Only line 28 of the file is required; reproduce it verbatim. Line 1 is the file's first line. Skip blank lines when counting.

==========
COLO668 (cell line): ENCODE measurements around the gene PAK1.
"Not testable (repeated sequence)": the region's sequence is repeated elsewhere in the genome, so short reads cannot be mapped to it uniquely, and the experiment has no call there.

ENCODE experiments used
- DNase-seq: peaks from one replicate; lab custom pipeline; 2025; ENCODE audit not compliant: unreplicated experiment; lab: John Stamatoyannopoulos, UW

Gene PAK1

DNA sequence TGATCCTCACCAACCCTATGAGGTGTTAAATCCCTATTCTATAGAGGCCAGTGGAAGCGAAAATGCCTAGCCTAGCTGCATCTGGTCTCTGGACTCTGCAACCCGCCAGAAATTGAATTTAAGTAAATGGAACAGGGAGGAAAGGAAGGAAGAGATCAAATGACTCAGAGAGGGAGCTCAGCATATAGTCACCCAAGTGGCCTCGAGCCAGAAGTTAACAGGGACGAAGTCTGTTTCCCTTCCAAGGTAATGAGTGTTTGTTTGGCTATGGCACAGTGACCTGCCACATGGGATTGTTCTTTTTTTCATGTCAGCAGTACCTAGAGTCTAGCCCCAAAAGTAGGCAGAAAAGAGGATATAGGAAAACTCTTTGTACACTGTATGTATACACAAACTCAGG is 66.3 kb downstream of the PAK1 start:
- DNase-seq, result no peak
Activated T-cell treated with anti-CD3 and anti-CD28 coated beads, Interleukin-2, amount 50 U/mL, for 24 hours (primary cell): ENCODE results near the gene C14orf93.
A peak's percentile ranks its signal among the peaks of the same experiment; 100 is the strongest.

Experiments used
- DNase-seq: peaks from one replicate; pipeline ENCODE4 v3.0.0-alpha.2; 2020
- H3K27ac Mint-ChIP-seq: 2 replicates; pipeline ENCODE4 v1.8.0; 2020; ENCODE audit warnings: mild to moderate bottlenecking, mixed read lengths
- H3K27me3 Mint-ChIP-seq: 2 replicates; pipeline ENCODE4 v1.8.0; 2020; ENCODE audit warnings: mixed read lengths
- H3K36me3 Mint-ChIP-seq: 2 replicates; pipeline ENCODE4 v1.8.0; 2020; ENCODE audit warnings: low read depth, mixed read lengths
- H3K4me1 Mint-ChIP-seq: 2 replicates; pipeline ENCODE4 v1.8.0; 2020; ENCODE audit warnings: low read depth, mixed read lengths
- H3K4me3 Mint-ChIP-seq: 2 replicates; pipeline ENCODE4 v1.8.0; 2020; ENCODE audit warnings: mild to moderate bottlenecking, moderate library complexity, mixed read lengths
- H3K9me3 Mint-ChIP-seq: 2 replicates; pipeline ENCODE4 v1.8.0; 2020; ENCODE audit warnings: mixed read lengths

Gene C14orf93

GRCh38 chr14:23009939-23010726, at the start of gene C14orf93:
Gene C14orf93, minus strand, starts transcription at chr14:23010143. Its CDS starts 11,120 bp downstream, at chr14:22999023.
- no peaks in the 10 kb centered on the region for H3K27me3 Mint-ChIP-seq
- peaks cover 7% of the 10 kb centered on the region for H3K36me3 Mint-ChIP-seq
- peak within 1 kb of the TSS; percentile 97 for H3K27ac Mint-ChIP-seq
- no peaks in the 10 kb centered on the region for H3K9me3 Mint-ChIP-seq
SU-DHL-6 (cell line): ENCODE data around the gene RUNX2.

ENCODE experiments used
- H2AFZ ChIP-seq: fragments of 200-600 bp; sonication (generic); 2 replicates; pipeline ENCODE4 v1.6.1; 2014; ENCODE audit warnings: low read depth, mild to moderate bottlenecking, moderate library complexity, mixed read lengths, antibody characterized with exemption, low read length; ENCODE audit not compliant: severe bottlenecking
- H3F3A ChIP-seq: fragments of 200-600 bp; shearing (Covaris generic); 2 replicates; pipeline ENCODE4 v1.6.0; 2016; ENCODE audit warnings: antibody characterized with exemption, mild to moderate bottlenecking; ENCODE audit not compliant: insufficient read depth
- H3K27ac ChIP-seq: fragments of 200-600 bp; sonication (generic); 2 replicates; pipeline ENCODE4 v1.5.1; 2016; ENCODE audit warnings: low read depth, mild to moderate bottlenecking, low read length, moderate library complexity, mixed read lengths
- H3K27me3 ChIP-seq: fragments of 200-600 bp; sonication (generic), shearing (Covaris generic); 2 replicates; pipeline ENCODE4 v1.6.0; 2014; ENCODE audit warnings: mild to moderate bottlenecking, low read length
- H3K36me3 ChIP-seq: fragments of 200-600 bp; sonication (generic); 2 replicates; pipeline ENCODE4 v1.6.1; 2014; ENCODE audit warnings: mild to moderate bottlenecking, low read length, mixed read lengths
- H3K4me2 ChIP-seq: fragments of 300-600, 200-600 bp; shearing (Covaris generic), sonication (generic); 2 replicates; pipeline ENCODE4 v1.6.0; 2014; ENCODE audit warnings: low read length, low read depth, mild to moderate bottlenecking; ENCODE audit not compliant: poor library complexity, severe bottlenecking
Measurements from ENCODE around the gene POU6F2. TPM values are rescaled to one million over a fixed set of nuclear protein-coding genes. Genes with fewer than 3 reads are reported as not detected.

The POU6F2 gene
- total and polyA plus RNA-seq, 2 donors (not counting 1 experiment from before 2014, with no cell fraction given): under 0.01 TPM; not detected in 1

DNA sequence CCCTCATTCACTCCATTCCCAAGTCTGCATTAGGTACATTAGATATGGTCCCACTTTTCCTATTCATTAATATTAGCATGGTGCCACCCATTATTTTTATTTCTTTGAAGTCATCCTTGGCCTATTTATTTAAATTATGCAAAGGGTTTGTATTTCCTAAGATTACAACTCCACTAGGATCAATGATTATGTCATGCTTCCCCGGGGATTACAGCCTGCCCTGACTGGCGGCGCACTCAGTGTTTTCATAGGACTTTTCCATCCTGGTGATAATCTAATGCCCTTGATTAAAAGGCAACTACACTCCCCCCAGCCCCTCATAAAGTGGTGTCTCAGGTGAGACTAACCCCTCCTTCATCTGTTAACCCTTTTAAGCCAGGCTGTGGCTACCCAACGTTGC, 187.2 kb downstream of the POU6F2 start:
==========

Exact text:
- H3F3A ChIP-seq: fragments of 200-600 bp; shearing (Covaris generic); 2 replicates; pipeline ENCODE4 v1.6.0; 2016; ENCODE audit warnings: antibody characterized with exemption, mild to moderate bottlenecking; ENCODE audit not compliant: insufficient read depth